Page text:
Last Thursday, the Cavs—sans Williams--beat the L.A. Lakers to sweep the season series with the reigning NBA champions. West suffered his injury during that contest and has not played since then but the Cavs still beat a much improved Oklahoma City team and a solid Miami Heat squad. Coach Mike Brown made some nice adjustments in each of those three games. Versus the Lakers, Brown started West at point guard in place of Williams so that the Cavs would have another ballhandler on the court in addition to James but in crunch time Brown shifted West to shooting guard defensively and had him harass Bryant, a job that West performed much more effectively than starting shooting guard Anthony Parker did earlier in the game. With neither West nor Williams available versus Oklahoma City, Brown started Daniel Gibson at point guard. Gibson is a three point specialist (his .483 three point field goal percentage leads the league this season) who is not a great defender or playmaker. Gibson has started for the Cavs before—including some games in the 2007 NBA Finals—and he is a John Paxson/B.J. Armstrong type, a point guard who can make some plays for his teammates but is best utilized as a spot up shooter. Gibson did not have a great shooting performance against the Thunder (13 points on 5-13 field goal shooting) but he did hit three of his eight three point attempts, including a huge trey with 8.7 seconds remaining to put the Cavs up by two points. Gibson also started versus Miami and this time he was even more productive, contributing 15 points on 5-10 field goal shooting (including 4-6 on three pointers). He only had one assist but he also only had one turnover in a team-high 41 minutes.

Shaquille O’Neal has emerged as an important offensive weapon now that the Cavs cannot rely on dribble penetration by Williams or West. O’Neal scored a season-high 22 points on 8-10 field goal shooting versus the Thunder and he had 19 points on 9-13 field goal shooting against the Heat; during significant stretches of time during both games the Cavs ran their offense through O’Neal in the post. Every possession when O’Neal dominates the action is a possession that preserves James for the stretch run—and a possession that can potentially get the opposing team in foul trouble. Even though O’Neal is a poor free throw shooter, the fouls that he draws help the Cavs get into the bonus, which results in more free throw attempts for James and others.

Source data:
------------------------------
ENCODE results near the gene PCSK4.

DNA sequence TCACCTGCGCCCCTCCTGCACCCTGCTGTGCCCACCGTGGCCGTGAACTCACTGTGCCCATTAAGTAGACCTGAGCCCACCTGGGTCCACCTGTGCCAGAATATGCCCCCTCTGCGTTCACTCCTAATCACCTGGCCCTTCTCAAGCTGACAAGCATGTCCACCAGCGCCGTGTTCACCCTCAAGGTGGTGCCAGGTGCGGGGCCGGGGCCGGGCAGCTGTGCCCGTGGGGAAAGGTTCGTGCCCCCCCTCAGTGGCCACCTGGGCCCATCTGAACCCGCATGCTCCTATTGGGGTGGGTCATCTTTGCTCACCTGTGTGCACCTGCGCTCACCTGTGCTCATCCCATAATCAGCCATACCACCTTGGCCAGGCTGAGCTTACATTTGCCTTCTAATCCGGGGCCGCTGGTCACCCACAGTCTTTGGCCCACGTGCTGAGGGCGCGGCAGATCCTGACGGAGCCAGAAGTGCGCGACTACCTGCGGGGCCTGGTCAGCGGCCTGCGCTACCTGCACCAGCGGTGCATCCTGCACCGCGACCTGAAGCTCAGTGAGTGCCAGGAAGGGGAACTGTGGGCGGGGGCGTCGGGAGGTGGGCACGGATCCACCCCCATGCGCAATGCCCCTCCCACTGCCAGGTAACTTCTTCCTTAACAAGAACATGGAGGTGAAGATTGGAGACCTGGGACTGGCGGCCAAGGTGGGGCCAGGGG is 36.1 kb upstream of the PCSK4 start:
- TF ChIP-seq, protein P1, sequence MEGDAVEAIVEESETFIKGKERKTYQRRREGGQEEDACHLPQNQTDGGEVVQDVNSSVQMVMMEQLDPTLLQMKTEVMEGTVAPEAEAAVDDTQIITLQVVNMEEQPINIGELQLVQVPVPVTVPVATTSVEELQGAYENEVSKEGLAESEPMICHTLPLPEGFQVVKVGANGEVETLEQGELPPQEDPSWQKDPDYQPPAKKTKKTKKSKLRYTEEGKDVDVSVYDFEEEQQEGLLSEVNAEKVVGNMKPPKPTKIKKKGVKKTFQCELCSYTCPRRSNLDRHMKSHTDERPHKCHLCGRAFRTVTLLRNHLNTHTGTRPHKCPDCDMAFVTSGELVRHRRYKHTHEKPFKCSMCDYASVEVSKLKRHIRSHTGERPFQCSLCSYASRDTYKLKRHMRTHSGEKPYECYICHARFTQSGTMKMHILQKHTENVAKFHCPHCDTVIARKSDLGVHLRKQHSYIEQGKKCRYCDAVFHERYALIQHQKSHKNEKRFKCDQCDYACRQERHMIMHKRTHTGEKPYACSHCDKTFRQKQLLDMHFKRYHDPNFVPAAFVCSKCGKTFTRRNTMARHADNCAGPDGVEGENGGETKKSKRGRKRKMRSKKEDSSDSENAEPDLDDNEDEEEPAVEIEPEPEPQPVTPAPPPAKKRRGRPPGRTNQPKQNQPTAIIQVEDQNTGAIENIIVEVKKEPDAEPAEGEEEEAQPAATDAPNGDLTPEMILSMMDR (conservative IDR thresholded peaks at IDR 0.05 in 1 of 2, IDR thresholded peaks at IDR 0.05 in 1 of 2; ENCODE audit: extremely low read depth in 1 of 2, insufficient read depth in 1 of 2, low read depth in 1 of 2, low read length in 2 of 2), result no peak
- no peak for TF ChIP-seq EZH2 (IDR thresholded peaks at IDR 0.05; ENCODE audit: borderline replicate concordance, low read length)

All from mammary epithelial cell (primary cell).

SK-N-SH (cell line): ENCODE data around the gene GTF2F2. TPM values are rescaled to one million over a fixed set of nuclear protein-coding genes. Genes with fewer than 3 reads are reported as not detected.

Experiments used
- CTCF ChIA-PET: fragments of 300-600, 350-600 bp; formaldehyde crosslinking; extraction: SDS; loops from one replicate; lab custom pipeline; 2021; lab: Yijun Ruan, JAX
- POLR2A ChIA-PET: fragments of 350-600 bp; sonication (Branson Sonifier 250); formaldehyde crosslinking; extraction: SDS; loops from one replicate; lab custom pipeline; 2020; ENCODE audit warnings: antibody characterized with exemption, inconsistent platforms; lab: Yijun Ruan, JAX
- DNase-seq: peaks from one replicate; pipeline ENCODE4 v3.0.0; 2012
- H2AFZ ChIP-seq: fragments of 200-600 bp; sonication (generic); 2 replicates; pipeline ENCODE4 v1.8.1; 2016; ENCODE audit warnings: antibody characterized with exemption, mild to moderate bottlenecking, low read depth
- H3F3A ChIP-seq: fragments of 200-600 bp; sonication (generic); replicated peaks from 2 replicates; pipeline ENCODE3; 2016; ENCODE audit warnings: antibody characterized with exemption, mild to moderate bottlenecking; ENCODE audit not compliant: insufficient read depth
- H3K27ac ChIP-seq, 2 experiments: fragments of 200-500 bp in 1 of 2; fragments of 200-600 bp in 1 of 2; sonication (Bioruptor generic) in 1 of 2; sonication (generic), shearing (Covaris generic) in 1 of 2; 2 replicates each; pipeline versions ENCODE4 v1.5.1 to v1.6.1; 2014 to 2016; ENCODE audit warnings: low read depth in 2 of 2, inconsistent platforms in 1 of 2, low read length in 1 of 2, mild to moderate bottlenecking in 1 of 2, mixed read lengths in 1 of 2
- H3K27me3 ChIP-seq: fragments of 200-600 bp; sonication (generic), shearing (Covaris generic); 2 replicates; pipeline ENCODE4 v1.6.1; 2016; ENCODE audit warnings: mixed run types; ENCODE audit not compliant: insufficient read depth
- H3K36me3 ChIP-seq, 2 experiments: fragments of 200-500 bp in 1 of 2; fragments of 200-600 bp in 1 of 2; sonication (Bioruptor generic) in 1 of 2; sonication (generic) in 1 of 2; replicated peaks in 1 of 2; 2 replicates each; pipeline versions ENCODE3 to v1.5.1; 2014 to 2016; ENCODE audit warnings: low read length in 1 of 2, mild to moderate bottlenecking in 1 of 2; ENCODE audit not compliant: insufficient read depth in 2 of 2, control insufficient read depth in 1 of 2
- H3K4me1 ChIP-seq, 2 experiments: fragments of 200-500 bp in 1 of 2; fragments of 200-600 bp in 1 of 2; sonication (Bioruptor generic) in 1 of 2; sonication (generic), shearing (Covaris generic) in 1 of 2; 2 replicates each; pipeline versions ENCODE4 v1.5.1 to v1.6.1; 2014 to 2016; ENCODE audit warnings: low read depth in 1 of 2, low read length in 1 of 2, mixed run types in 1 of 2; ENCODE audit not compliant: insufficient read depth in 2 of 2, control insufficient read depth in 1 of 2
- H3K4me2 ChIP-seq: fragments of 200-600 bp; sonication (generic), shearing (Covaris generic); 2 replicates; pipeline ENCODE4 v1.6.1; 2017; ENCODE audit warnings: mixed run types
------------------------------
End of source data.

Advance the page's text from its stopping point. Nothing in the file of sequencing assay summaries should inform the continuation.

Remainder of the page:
The Miami game provides a microcosm of the limitations of basketball statistical analysis; a “stat guru” can only go by what the numbers say (O’Neal is averaging just 11.2 ppg this season) but someone who watches basketball with understanding and evaluates players based on their skill sets is able to more completely ascertain exactly how effective individual players really are in the context of their roles on their teams. O’Neal recently referred to himself—quite correctly—as a “high level role player” (which is just another way of saying "Big Bill Cartwright") but it is important to understand that on any given night he still can present a significant matchup problem for the opposing team (in contrast to other players around the league who may have similar seasonal statistics but are not capable of shouldering a bigger offensive load if called upon to do so); the difference between now and three or four years ago is that O’Neal cannot have that kind of impact every single game or even necessarily for 40-plus minutes in one particular game.

It is certainly true that several other elite NBA teams have had their share of injury problems--Pau Gasol (Lakers), Kevin Garnett (Celtics) and Jameer Nelson (Magic) are three All-Stars who have missed substantial playing time this season—but before the season began the consistent refrain among many NBA “experts” was that the Cavs supposedly did not have the talent to match up with Boston or Orlando in the East, let alone deal with the Lakers. West and Williams comprised the starting backcourt for the Cavs in 2008-09 when Cleveland posted a league-best 66-16 record, so the way that the Cavs have played this season—and the way that they are performing now without those guys, admittedly in a small sample of games so far--provides strong evidence that the “experts” have misevaluated Cleveland’s roster: the Cavs now own a four game lead over Boston in the East and a full game lead (plus the tiebreaker advantage) over the Lakers for best record in the NBA. It will not be easy for the Celtics or Lakers to make up ground, either, because the Cavs have already survived the toughest part of their schedule: eight of their next nine games are at home and the Cavs have no road trips longer than two games for the rest of the season.

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posted by David Friedman @ 4:55 PM